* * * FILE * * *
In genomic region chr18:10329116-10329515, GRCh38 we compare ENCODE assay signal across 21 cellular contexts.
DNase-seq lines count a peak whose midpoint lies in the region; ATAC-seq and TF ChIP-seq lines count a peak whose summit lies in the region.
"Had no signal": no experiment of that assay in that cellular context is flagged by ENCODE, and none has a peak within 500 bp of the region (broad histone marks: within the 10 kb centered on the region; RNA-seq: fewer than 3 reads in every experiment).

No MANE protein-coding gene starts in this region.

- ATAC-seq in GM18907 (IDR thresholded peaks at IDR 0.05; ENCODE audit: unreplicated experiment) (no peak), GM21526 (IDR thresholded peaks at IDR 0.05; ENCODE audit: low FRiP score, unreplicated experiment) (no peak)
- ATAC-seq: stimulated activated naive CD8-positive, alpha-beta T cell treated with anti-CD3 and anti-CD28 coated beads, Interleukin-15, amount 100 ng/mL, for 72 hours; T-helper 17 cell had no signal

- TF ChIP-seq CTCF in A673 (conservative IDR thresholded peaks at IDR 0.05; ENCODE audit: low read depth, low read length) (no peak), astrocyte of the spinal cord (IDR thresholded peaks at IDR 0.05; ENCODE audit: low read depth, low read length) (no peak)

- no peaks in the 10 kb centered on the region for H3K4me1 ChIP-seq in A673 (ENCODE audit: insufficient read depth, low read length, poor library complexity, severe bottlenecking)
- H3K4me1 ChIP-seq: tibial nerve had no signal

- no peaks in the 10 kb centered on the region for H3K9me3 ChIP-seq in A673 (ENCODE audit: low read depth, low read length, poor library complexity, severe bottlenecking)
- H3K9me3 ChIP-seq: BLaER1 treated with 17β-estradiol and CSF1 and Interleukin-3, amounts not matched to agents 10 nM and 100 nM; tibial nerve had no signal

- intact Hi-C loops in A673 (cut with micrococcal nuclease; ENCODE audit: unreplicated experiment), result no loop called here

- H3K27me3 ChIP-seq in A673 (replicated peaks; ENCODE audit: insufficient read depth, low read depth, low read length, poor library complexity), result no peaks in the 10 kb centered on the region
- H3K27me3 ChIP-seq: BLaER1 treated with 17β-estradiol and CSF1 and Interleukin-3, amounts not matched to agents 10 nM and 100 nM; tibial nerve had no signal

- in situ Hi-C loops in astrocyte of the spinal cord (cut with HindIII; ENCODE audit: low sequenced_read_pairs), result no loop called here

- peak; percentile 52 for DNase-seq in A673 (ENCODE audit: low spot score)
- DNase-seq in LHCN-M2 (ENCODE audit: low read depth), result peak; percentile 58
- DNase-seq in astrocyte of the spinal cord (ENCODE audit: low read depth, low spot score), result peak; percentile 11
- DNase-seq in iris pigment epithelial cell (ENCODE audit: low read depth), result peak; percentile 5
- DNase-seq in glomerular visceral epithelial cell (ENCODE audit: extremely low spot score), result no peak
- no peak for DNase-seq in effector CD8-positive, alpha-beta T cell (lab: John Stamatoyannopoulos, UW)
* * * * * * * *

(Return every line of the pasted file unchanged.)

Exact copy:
In genomic region chr18:10329116-10329515, GRCh38 we compare ENCODE assay signal across 21 cellular contexts.
DNase-seq lines count a peak whose midpoint lies in the region; ATAC-seq and TF ChIP-seq lines count a peak whose summit lies in the region.
"Had no signal": no experiment of that assay in that cellular context is flagged by ENCODE, and none has a peak within 500 bp of the region (broad histone marks: within the 10 kb centered on the region; RNA-seq: fewer than 3 reads in every experiment).

No MANE protein-coding gene starts in this region.

- ATAC-seq in GM18907 (IDR thresholded peaks at IDR 0.05; ENCODE audit: unreplicated experiment) (no peak), GM21526 (IDR thresholded peaks at IDR 0.05; ENCODE audit: low FRiP score, unreplicated experiment) (no peak)
- ATAC-seq: stimulated activated naive CD8-positive, alpha-beta T cell treated with anti-CD3 and anti-CD28 coated beads, Interleukin-15, amount 100 ng/mL, for 72 hours; T-helper 17 cell had no signal

- TF ChIP-seq CTCF in A673 (conservative IDR thresholded peaks at IDR 0.05; ENCODE audit: low read depth, low read length) (no peak), astrocyte of the spinal cord (IDR thresholded peaks at IDR 0.05; ENCODE audit: low read depth, low read length) (no peak)

- no peaks in the 10 kb centered on the region for H3K4me1 ChIP-seq in A673 (ENCODE audit: insufficient read depth, low read length, poor library complexity, severe bottlenecking)
- H3K4me1 ChIP-seq: tibial nerve had no signal

- no peaks in the 10 kb centered on the region for H3K9me3 ChIP-seq in A673 (ENCODE audit: low read depth, low read length, poor library complexity, severe bottlenecking)
- H3K9me3 ChIP-seq: BLaER1 treated with 17β-estradiol and CSF1 and Interleukin-3, amounts not matched to agents 10 nM and 100 nM; tibial nerve had no signal

- intact Hi-C loops in A673 (cut with micrococcal nuclease; ENCODE audit: unreplicated experiment), result no loop called here

- H3K27me3 ChIP-seq in A673 (replicated peaks; ENCODE audit: insufficient read depth, low read depth, low read length, poor library complexity), result no peaks in the 10 kb centered on the region
- H3K27me3 ChIP-seq: BLaER1 treated with 17β-estradiol and CSF1 and Interleukin-3, amounts not matched to agents 10 nM and 100 nM; tibial nerve had no signal

- in situ Hi-C loops in astrocyte of the spinal cord (cut with HindIII; ENCODE audit: low sequenced_read_pairs), result no loop called here

- peak; percentile 52 for DNase-seq in A673 (ENCODE audit: low spot score)
- DNase-seq in LHCN-M2 (ENCODE audit: low read depth), result peak; percentile 58
- DNase-seq in astrocyte of the spinal cord (ENCODE audit: low read depth, low spot score), result peak; percentile 11
- DNase-seq in iris pigment epithelial cell (ENCODE audit: low read depth), result peak; percentile 5
- DNase-seq in glomerular visceral epithelial cell (ENCODE audit: extremely low spot score), result no peak
- no peak for DNase-seq in effector CD8-positive, alpha-beta T cell (lab: John Stamatoyannopoulos, UW)